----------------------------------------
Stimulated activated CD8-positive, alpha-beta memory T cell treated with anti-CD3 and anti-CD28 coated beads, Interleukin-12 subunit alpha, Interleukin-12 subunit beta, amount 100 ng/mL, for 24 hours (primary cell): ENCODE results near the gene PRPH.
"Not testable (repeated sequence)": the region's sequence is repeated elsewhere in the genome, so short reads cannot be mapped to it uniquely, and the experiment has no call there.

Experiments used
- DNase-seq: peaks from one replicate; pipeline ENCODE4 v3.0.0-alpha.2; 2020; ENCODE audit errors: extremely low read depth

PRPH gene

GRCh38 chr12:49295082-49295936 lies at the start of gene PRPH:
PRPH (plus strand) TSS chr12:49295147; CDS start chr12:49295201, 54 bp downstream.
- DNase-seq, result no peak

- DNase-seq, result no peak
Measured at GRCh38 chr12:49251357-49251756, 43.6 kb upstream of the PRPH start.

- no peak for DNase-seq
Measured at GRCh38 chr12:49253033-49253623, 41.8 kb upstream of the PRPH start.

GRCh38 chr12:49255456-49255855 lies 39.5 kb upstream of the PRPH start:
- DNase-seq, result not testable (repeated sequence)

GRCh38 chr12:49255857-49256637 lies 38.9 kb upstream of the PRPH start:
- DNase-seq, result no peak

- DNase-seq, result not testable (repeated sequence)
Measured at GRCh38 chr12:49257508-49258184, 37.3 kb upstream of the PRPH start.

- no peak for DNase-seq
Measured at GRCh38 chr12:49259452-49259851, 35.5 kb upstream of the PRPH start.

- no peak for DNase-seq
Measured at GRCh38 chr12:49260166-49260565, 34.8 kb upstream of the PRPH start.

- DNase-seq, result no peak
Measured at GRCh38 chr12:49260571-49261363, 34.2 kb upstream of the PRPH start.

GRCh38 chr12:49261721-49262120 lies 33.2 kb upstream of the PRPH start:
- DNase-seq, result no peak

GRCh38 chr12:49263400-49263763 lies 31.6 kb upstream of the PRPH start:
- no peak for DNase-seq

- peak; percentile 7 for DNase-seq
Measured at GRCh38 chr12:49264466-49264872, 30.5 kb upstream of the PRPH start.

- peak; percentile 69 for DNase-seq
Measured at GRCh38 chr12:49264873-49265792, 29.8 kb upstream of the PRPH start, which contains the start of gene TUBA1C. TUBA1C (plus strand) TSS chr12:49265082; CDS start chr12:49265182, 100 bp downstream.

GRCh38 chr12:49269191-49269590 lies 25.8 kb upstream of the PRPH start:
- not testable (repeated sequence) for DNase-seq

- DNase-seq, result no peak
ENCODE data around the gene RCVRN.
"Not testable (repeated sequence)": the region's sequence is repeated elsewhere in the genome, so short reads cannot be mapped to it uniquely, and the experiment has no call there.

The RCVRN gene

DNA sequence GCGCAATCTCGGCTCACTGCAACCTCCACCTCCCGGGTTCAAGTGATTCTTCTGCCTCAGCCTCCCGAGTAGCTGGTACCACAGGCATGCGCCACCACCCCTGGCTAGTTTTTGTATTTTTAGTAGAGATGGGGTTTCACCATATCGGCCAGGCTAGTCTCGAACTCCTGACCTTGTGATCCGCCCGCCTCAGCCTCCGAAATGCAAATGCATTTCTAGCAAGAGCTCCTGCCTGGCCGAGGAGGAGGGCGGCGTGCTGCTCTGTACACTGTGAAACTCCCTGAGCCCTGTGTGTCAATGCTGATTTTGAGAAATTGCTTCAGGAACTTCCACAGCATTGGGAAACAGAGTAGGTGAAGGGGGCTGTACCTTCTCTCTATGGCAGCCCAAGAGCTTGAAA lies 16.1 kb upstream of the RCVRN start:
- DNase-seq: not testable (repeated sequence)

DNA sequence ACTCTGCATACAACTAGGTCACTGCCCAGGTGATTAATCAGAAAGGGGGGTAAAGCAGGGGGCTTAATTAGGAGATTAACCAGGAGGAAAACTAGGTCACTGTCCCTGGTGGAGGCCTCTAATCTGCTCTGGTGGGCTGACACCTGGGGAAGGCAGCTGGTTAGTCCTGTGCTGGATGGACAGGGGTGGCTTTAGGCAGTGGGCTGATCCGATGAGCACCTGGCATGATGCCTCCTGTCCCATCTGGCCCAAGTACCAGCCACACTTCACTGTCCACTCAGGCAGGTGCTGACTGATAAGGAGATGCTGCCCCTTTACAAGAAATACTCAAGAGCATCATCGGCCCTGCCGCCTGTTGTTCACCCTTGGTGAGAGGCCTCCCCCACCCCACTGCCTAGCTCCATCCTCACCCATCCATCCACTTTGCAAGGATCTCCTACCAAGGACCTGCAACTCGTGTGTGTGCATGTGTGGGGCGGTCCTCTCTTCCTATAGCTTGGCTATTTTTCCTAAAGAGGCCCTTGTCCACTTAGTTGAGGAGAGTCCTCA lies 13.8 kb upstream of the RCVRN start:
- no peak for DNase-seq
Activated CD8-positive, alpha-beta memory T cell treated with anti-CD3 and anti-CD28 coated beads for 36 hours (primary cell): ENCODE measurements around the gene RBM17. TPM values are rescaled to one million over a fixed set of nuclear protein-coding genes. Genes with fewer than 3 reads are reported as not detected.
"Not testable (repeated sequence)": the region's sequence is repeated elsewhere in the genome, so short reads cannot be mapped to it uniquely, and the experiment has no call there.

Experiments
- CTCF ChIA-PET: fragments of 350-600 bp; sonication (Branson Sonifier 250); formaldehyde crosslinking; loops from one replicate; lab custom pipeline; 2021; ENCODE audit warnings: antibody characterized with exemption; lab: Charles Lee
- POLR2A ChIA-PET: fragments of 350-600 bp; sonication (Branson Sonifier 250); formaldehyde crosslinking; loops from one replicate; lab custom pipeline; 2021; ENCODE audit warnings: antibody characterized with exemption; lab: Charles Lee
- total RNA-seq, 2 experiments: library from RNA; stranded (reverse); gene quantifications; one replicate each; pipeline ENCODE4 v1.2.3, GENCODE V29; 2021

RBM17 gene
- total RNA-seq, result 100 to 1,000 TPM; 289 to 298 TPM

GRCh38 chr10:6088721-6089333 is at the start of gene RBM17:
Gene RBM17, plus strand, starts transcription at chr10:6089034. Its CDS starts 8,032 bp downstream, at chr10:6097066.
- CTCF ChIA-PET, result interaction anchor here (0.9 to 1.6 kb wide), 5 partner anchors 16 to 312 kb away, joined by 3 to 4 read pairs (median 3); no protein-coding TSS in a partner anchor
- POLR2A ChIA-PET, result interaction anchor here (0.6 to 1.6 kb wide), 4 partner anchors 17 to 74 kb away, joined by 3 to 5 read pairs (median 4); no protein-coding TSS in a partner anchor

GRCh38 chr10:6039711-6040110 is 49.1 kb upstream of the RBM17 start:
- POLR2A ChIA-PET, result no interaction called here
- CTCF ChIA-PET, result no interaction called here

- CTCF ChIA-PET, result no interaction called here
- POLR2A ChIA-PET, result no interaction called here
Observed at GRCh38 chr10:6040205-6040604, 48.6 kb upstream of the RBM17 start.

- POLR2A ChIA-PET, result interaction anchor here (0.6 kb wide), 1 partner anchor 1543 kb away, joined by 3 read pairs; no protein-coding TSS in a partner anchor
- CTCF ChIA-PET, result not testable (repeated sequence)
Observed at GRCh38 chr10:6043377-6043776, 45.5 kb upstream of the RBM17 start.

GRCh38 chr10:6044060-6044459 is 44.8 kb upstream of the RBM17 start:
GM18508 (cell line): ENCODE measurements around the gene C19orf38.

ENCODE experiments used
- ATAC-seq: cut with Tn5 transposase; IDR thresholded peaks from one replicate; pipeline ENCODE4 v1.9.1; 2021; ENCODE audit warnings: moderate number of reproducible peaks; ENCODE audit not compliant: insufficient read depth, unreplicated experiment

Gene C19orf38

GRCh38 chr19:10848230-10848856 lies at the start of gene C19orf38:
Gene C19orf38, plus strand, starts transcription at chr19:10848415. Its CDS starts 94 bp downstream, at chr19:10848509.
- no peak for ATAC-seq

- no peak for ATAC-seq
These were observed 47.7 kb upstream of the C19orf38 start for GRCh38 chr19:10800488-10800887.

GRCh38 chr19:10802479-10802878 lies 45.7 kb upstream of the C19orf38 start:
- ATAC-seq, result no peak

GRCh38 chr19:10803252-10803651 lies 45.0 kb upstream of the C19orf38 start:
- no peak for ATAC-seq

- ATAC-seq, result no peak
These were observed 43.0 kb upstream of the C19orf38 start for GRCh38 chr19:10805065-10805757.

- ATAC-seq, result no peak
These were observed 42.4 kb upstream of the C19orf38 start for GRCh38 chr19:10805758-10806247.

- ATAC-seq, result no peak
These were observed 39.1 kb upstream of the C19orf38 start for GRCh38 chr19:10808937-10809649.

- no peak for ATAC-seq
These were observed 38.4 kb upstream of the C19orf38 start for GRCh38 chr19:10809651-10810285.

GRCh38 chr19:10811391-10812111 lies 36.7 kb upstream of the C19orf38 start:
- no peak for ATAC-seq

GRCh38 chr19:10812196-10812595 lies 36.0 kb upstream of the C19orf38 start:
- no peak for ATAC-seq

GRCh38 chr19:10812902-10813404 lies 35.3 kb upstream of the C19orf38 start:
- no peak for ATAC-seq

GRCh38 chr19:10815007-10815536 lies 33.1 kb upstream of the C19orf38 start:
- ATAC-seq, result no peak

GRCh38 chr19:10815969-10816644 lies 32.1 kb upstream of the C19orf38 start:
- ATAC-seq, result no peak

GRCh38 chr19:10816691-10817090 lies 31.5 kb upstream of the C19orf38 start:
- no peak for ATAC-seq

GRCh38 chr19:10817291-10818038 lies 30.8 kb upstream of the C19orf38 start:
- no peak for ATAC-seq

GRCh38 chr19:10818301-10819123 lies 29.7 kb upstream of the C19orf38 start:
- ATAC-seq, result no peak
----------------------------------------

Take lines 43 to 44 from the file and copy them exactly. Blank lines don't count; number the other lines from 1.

Activated CD8-positive, alpha-beta memory T cell treated with anti-CD3 and anti-CD28 coated beads for 36 hours (primary cell): ENCODE measurements around the gene RBM17. TPM values are rescaled to one million over a fixed set of nuclear protein-coding genes. Genes with fewer than 3 reads are reported as not detected.
"Not testable (repeated sequence)": the region's sequence is repeated elsewhere in the genome, so short reads cannot be mapped to it uniquely, and the experiment has no call there.